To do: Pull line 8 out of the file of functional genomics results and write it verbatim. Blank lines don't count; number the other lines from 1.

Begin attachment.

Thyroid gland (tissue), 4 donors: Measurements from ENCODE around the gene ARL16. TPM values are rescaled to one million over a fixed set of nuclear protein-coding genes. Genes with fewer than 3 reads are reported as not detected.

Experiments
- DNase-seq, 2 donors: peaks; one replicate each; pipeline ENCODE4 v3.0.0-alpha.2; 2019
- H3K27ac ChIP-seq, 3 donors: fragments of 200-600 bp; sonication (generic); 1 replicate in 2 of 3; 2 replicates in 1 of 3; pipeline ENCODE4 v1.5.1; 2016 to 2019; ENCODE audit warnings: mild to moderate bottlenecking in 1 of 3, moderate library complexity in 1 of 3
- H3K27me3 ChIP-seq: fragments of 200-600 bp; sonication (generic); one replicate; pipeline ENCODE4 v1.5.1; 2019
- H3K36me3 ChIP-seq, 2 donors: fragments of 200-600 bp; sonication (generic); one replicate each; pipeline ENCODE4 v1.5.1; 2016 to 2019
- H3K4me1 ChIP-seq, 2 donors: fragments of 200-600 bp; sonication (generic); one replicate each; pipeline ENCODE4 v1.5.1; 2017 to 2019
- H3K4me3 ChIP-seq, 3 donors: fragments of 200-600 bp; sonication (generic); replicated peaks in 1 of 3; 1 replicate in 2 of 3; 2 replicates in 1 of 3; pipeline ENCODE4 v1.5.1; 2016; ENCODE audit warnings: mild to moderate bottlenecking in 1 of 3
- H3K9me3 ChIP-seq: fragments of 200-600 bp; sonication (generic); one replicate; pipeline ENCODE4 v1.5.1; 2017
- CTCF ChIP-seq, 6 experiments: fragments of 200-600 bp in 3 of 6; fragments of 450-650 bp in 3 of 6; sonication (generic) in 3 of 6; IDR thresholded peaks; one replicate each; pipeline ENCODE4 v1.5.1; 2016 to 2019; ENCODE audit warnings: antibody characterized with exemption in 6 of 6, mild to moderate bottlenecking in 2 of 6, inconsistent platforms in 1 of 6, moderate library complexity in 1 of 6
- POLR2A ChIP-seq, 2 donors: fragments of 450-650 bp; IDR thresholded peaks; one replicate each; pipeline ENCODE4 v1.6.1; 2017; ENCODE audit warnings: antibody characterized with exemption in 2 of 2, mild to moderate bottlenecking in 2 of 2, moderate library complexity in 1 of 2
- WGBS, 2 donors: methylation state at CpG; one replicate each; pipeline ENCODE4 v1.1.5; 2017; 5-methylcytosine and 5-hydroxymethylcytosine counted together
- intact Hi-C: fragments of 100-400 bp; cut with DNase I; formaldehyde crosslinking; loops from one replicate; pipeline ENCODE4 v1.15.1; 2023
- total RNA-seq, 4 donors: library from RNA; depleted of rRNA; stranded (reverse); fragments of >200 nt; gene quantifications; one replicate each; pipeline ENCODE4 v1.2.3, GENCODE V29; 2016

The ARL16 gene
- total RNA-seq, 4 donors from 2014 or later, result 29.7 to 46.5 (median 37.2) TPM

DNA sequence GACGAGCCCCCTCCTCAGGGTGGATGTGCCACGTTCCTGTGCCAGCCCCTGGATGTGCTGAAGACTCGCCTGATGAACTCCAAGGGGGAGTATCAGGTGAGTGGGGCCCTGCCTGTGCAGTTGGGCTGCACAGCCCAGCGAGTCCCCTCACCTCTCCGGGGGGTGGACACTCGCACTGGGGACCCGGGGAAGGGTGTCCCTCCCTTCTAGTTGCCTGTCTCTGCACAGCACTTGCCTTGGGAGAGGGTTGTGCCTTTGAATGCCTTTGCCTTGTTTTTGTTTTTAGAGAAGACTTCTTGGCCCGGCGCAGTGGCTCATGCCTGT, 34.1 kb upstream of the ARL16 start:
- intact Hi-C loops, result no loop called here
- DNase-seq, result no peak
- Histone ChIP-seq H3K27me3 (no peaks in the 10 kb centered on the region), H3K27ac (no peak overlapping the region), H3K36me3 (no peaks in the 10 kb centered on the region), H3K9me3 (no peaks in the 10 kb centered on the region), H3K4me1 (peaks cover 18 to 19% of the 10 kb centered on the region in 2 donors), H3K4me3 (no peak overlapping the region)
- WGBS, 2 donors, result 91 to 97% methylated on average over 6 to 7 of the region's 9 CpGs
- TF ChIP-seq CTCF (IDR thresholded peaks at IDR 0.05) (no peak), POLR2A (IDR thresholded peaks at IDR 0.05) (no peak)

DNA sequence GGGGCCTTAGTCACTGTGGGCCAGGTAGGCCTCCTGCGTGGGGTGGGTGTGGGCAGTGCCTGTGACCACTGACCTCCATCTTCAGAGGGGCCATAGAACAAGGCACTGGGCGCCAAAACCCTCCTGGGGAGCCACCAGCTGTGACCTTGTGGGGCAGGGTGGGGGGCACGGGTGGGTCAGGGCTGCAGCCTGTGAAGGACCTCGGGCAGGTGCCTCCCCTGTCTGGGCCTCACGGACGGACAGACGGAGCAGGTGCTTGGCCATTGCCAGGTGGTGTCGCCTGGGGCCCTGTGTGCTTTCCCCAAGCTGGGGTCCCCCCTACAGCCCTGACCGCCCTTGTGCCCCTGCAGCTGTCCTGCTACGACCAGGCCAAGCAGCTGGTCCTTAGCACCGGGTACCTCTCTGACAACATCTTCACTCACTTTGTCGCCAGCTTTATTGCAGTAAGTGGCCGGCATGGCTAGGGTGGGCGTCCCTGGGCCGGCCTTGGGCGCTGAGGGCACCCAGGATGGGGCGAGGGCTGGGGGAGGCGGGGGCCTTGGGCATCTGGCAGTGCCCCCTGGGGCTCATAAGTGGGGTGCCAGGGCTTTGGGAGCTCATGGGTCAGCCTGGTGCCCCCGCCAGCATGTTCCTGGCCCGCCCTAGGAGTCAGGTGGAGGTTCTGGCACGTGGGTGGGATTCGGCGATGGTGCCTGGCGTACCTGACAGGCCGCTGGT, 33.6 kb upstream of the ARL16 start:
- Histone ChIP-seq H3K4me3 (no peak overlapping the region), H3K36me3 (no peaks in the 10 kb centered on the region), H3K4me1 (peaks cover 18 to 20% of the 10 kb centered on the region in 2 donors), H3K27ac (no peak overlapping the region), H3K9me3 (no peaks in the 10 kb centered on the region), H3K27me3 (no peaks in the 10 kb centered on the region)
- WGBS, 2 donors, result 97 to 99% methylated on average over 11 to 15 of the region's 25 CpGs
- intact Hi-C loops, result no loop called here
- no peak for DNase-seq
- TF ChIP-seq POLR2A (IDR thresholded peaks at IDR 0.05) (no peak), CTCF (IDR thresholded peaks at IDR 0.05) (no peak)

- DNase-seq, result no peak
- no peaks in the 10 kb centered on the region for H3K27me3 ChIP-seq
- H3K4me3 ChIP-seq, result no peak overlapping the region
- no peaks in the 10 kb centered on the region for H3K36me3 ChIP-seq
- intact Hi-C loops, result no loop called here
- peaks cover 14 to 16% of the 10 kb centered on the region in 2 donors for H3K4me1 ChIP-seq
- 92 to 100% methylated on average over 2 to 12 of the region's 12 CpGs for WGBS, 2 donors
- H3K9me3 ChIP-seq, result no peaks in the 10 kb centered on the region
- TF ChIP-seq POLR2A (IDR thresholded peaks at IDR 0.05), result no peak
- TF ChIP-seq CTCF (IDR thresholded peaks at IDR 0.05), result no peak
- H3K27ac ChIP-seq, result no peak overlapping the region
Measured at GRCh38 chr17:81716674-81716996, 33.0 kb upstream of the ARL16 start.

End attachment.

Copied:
- H3K4me3 ChIP-seq, 3 donors: fragments of 200-600 bp; sonication (generic); replicated peaks in 1 of 3; 1 replicate in 2 of 3; 2 replicates in 1 of 3; pipeline ENCODE4 v1.5.1; 2016; ENCODE audit warnings: mild to moderate bottlenecking in 1 of 3